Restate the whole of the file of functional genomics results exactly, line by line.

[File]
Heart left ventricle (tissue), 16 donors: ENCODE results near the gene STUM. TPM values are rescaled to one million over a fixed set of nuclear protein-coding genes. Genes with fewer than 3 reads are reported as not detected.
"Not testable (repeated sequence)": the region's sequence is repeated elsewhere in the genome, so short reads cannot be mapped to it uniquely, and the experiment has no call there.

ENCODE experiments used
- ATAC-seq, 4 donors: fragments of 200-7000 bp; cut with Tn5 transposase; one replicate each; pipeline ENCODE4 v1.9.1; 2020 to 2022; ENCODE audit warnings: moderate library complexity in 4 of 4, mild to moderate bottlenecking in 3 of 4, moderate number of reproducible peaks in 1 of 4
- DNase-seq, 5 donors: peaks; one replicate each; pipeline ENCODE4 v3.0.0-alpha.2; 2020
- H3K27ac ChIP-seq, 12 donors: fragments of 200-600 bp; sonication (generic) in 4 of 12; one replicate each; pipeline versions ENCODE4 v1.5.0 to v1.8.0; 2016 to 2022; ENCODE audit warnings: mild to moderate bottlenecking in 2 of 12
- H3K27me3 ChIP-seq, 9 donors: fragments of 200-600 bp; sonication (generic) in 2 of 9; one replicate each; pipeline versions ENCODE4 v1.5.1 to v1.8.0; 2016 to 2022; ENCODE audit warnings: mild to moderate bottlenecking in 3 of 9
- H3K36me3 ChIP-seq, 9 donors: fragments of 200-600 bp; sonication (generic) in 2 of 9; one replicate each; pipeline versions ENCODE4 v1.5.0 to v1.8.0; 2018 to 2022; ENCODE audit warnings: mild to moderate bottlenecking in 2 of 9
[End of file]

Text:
Heart left ventricle (tissue), 16 donors: ENCODE results near the gene STUM. TPM values are rescaled to one million over a fixed set of nuclear protein-coding genes. Genes with fewer than 3 reads are reported as not detected.
"Not testable (repeated sequence)": the region's sequence is repeated elsewhere in the genome, so short reads cannot be mapped to it uniquely, and the experiment has no call there.

ENCODE experiments used
- ATAC-seq, 4 donors: fragments of 200-7000 bp; cut with Tn5 transposase; one replicate each; pipeline ENCODE4 v1.9.1; 2020 to 2022; ENCODE audit warnings: moderate library complexity in 4 of 4, mild to moderate bottlenecking in 3 of 4, moderate number of reproducible peaks in 1 of 4
- DNase-seq, 5 donors: peaks; one replicate each; pipeline ENCODE4 v3.0.0-alpha.2; 2020
- H3K27ac ChIP-seq, 12 donors: fragments of 200-600 bp; sonication (generic) in 4 of 12; one replicate each; pipeline versions ENCODE4 v1.5.0 to v1.8.0; 2016 to 2022; ENCODE audit warnings: mild to moderate bottlenecking in 2 of 12
- H3K27me3 ChIP-seq, 9 donors: fragments of 200-600 bp; sonication (generic) in 2 of 9; one replicate each; pipeline versions ENCODE4 v1.5.1 to v1.8.0; 2016 to 2022; ENCODE audit warnings: mild to moderate bottlenecking in 3 of 9
- H3K36me3 ChIP-seq, 9 donors: fragments of 200-600 bp; sonication (generic) in 2 of 9; one replicate each; pipeline versions ENCODE4 v1.5.0 to v1.8.0; 2018 to 2022; ENCODE audit warnings: mild to moderate bottlenecking in 2 of 9